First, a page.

English Heritage’s Walmer Castle and Gardens has undergone a transformation with the completion of its first new substantial building for 145 years, designed by Adam Richards Architects.
Located on the picturesque Kent coastline in Deal, Walmer Castle was built as an artillery fort in 1539-40 during the reign of Henry VIII. Since the 18th century it has been the official residence of the Lord Warden of the Cinque Ports, a ceremonial post held by famous historical figures including the Duke of Wellington, Sir Winston Churchill, and HM Queen Elizabeth the Queen Mother. The Castle is situated in 11 acres of historic grounds, including the recently-restored Pleasure Grounds, designed by William Pitt the Younger and Lady Hester Stanhope, which date from 1802.
Adam Richards Architects was appointed in February 2017 as part of a wider strategy to revive and reconnect the gardens and reclaim a lost quarry garden, known as the Glen, making it accessible to the public for the first time in 100 years.
Part funded by a £1.35m grant from The National Lottery Heritage Fund, the commission includes a new-build 70m2 multipurpose Learning Centre and a new café in a repurposed glasshouse, which together provide a place of shelter, education and interpretation from which visitors can explore the entire grounds of the castle. The buildings have been designed as a sequence of interventions with their own access route along the existing garden wall on the northern boundary of the kitchen garden to the west of the castle. Beyond the buildings the practice has reorganised the gardeners’ compound and set within the landscape a newly-commissioned stair made of galvanised steel clad in air-dried oak. The stair leads visitors down into the secluded contemplative retreat of the Glen, planted by Head Gardener Mark Brent with plant varieties which will thrive in the calcareous soil of the former chalk quarry, and a new children’s play trail set in the woodland, designed by craftsman William Hardie.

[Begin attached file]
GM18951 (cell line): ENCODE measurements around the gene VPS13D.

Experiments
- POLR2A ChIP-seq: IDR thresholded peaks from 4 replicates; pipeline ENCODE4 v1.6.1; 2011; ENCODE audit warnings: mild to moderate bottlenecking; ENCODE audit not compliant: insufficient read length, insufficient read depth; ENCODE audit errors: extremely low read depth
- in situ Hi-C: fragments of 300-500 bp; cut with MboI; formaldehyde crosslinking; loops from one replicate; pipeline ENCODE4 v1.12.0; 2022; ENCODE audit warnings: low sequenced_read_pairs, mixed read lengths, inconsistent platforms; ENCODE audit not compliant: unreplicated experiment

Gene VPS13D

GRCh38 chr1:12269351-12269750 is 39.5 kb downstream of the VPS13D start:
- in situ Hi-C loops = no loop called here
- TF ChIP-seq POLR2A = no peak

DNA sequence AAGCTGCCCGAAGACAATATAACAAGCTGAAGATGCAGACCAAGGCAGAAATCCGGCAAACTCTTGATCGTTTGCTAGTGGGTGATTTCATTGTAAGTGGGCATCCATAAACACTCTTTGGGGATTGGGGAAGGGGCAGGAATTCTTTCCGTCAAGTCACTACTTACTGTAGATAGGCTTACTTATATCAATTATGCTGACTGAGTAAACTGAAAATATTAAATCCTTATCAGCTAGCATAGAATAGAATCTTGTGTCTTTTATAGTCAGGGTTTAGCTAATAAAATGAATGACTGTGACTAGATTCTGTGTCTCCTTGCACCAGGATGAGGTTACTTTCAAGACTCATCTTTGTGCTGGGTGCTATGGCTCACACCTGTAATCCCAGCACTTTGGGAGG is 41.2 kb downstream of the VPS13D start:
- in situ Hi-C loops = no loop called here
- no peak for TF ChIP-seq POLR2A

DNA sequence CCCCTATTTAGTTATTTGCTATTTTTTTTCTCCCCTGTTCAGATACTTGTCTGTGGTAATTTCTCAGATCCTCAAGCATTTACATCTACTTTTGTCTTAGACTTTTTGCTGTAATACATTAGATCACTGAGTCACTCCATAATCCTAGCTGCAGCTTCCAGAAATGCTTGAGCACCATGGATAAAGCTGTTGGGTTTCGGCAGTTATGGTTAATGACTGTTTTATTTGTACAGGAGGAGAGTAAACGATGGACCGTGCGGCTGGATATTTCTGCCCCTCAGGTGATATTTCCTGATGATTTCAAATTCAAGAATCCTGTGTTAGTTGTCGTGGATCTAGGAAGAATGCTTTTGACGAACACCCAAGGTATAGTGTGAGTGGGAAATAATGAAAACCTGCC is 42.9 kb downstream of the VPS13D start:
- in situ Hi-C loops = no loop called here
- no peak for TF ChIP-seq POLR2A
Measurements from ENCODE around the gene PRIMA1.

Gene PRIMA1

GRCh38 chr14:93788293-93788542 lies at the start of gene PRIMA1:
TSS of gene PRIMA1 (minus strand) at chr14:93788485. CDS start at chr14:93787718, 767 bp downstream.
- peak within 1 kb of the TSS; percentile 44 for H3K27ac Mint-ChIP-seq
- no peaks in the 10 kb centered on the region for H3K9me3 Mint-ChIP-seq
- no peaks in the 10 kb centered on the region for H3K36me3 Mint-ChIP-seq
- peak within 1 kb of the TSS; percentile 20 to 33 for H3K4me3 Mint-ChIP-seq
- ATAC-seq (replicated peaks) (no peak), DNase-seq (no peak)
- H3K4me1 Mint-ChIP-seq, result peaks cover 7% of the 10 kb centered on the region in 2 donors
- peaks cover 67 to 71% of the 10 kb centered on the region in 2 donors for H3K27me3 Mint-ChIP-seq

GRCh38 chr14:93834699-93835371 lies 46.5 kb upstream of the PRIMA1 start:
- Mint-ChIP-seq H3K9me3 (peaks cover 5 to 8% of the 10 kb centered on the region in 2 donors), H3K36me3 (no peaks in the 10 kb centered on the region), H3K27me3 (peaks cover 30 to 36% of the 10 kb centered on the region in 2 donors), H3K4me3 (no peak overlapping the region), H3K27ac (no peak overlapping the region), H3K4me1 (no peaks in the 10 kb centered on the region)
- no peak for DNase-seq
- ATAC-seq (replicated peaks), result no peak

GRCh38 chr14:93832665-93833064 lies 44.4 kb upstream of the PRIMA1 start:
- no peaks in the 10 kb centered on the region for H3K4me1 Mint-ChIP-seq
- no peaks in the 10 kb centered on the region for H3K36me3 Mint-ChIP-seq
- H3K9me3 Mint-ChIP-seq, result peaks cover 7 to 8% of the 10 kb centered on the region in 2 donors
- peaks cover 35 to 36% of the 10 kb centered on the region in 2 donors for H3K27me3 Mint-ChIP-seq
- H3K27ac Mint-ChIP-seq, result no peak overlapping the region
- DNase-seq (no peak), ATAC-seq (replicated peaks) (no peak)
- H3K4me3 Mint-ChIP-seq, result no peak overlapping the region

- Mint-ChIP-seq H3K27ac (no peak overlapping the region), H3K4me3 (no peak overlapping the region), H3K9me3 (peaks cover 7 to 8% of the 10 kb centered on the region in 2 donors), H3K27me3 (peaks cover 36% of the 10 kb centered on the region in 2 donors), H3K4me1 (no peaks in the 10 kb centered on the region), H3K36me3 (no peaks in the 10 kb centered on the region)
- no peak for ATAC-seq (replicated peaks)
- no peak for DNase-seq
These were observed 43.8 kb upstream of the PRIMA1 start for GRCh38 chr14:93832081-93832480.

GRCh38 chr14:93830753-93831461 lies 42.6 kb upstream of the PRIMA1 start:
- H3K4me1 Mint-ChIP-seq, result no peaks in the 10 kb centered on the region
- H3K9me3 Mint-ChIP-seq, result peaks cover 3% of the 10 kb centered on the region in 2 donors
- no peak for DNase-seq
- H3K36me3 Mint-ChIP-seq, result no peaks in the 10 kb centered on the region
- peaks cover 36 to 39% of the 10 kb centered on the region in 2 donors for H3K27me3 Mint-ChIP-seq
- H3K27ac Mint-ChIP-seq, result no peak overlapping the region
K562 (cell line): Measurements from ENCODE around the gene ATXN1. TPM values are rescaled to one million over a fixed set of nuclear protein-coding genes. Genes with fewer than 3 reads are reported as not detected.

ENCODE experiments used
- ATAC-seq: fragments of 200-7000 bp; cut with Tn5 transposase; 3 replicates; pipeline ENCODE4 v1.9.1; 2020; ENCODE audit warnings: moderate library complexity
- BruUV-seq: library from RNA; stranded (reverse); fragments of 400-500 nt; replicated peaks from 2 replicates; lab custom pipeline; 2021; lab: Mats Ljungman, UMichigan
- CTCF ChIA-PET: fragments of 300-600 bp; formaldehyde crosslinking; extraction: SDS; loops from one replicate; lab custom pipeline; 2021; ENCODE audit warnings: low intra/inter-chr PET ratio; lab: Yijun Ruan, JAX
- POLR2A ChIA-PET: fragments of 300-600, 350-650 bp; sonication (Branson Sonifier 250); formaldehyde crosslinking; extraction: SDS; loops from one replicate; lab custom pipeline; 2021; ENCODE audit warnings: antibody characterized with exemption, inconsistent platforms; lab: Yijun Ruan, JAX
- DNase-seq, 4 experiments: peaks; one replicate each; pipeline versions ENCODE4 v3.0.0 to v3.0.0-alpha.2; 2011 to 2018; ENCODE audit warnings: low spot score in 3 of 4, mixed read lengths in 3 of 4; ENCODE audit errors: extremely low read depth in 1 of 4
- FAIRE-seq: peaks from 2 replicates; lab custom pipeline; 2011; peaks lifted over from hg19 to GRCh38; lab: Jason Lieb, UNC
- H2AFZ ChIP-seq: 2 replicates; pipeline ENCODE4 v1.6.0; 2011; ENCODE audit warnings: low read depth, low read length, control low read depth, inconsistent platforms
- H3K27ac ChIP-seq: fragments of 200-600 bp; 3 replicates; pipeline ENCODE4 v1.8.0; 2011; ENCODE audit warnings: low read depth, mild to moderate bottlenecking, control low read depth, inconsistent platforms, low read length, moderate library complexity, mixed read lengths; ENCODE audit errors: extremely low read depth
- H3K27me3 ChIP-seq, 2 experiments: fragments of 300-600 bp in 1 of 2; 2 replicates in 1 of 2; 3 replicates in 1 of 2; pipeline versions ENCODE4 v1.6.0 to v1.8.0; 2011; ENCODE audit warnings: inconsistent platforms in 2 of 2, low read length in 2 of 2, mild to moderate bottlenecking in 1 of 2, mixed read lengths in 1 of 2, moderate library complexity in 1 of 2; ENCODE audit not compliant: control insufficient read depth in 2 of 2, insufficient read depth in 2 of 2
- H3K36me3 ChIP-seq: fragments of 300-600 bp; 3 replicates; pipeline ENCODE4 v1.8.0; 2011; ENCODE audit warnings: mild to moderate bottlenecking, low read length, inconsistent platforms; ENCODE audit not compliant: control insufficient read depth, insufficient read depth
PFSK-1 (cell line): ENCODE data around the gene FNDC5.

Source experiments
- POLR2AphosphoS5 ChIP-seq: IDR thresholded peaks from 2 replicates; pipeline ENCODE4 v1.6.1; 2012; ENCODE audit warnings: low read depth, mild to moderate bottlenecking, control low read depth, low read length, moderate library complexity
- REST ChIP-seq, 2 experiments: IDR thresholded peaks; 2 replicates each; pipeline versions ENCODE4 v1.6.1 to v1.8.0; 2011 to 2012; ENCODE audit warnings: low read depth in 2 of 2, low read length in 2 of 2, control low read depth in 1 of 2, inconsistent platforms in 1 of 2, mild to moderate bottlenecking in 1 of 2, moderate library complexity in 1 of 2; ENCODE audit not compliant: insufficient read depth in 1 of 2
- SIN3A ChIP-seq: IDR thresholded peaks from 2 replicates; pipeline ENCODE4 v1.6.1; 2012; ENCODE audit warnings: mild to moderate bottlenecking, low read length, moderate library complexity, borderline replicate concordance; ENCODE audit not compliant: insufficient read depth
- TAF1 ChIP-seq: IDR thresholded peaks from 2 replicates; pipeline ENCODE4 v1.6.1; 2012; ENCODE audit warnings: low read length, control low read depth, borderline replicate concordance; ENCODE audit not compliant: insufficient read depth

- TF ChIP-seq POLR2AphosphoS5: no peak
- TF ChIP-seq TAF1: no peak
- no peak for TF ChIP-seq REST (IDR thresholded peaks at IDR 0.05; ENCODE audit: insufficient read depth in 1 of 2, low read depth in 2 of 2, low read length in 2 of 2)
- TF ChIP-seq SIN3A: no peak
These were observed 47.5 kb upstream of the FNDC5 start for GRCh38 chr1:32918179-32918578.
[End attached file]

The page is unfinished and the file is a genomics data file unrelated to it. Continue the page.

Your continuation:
The Learning Centre is a sculptural, single-storey brick building with a shallow pitched zinc roof which draws on the brooding qualities of the Tudor castle. It is contemporary in style, yet subtle in its language and deferential to its historic setting, with walls of handmade brick which reference the site’s garden wall, grey in colour to synthesise the stone of the 16th century castle and the red brick of the existing 18th and 19th century outbuildings. These grey brick walls rise from a concrete plinth, sandblasted to expose the aggregate. This plinth is designed to refer to the rough concrete character of many 20th century sea defences,
and also to bring a memory of the shingle beach into the site. The unstable shifting material of the beach is transformed into the structural base of the new buildings, which in turn transforms into a series of benches.
The Learning Centre is designed as one room, with restroom facilities in a smaller annexe. An expansive feature window on the south elevation takes the form of a five-pointed Tudor arch, echoing the castle’s gun ports. It frames a view of the picturesque, cloud-shaped double row of hedges bordering the kitchen garden, making the garden the focal point of the space. Conceived as a vitrine, it establishes a critical distance between the viewer and the landscape, highlighting the visitor’s role as a participant in the construction of meaning.
English Heritage welcomes 3,000 education visitors annually to Walmer Castle. Until now, there hasn’t been a dedicated space for visiting groups and school pupils to use while
on site. The new, multipurpose learning space will position education at the heart of the programme, allowing English Heritage to accommodate larger groups of schoolchildren and adult learners throughout the year, in all weathers. Since its opening it has hosted cross- curricular Learning Days, as well as welcoming local children to participate in weekly Nature Therapy sessions to support their emotional wellbeing.
The new café is housed in a repurposed timber-framed glasshouse opening onto a Yorkstone terrace overlooking the kitchen garden. A low, horizontal, black zinc building with cantilevered roof canopies is positioned behind the existing garden wall to house the support spaces, including kitchen, toilets and plant room